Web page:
Can you tell by my florid language that I’ve been in a steering committee meeting all afternoon?! It sticks like doggy do-do does to a shoe…
    :-(

  57. #57 Betula
    April 30, 2008

    So rather than “served under the youngest General …” a proper analogy would be “took a course in the theory of warfare using combined infantry/armored forces with air support”.

    Actually, I was a combat engineer officer with courses in disabling airfields,tunnels and bridges……in addition to constructing the same.
    Of course, at TBS and Engineer School we did learn warfare tactics, defenses,offenses,calling in airstrikes,extensive weaponry training,terrain models,extensive courses in explosives, logistics,fighting in urban terrain, leadership and managerial skills just for starters.
    As the headquarters commandant of over 2000 marines with the 26th Marine Amphibious unit….. I suppose my analogy was spot on.

    Signed…..the denialist twit.

  58. #58 Betula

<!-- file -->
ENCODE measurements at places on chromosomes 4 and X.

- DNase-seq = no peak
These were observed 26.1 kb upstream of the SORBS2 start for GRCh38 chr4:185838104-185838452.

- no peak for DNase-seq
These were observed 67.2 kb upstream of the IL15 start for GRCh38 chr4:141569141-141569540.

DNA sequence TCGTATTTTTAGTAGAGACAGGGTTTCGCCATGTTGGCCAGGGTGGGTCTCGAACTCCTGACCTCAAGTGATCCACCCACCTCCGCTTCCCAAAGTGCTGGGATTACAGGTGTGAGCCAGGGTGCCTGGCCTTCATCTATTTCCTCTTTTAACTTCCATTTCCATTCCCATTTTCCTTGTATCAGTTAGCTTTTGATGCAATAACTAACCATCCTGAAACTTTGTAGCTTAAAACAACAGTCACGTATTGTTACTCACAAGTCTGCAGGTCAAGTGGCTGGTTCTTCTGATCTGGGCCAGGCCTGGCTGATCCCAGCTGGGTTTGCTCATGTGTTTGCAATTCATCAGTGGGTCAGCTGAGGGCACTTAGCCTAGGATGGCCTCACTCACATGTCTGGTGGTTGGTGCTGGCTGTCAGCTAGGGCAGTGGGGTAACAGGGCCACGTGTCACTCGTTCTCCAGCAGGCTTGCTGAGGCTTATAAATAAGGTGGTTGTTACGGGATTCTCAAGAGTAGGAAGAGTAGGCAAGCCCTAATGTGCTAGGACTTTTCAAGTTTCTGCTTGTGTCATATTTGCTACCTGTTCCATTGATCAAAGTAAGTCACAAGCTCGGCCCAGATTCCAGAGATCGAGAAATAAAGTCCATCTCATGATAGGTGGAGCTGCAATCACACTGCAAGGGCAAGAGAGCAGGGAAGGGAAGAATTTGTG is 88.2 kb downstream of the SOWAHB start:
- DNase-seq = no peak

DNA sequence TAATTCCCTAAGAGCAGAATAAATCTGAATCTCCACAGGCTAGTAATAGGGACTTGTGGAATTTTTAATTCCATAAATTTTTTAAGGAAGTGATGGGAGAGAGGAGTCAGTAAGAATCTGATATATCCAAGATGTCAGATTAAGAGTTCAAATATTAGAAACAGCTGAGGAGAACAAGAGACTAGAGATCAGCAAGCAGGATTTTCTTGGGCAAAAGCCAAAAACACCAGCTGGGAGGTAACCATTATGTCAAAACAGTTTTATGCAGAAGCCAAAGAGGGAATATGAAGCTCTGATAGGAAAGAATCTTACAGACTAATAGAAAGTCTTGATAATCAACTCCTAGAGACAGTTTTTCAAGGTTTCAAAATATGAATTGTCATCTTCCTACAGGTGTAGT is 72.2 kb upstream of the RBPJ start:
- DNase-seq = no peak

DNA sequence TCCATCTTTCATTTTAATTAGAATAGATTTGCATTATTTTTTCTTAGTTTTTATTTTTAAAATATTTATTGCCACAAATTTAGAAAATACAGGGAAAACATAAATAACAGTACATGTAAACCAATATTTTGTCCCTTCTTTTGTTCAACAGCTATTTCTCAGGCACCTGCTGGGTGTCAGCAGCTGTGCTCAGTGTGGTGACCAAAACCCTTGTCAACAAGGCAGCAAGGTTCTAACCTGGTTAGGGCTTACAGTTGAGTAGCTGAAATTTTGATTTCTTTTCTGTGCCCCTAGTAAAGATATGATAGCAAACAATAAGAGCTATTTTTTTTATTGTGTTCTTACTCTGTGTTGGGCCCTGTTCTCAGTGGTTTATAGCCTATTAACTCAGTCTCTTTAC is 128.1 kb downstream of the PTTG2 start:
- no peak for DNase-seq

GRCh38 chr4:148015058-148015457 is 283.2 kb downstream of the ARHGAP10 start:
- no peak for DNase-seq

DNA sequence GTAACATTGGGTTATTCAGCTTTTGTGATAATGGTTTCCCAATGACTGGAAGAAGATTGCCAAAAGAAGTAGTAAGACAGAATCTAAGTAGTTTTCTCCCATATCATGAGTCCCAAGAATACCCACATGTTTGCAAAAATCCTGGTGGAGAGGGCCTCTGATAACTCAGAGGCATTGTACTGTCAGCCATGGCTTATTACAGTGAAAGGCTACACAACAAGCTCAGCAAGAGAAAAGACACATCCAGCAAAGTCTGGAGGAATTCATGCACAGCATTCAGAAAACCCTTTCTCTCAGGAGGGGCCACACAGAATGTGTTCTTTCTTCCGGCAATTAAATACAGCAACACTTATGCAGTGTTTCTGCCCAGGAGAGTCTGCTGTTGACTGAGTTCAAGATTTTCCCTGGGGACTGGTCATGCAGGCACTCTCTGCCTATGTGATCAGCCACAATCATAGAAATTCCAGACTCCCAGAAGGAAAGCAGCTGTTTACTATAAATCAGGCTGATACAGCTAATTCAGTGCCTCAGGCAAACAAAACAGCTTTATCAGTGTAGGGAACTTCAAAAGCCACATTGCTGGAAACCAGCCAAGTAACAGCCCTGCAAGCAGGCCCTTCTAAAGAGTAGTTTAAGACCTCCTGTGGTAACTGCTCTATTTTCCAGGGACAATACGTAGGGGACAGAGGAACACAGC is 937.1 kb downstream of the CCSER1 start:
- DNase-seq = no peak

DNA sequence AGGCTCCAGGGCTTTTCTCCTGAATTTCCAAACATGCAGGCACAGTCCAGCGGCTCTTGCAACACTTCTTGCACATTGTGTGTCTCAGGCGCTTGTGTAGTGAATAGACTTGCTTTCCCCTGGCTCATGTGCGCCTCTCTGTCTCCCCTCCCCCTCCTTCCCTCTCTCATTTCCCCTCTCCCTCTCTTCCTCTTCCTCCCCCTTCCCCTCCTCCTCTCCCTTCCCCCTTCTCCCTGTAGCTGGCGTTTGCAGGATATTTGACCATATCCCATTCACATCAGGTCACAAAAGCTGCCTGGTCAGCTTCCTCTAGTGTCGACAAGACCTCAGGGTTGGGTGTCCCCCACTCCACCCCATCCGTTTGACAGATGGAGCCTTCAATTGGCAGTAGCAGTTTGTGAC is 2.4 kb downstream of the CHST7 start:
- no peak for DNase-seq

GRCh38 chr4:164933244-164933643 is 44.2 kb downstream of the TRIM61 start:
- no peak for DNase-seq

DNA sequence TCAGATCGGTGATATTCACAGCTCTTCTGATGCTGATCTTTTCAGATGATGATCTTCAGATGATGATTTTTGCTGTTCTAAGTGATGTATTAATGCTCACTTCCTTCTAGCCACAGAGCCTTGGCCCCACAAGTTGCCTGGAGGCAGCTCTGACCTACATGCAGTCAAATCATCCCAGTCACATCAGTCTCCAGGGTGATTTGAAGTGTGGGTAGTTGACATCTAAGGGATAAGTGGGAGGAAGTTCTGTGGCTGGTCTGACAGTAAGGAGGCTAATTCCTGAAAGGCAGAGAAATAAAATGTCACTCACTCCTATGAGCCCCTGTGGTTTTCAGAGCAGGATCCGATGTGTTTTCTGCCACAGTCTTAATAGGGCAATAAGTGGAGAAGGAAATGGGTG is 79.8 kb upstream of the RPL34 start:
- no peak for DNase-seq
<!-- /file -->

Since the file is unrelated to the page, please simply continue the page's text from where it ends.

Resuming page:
April 30, 2008

    LB said…..
    Isn’t that a wee bit o’ a straw man?

    Regarding this…
    “First man….In 30 years we will all be cannibals, the oceans will rise 20 feet, catastrophic hurricanes will destroy entire cities, famines will kill thousands, polar bears will be extinct and the earth will explode (seriously).”

    How so? These are all issues that are being presented as probable……or did I miss something?

  59. #59 luminous beauty
    April 30, 2008

    How so? These are all issues that are being presented as probable……or did I miss something?

    You’re missing the part where you are the only one presenting these issues at all (seriously).

    Where exactly it is a part of the scientific consensus that the planet explodes in the next 30 years? (seriously)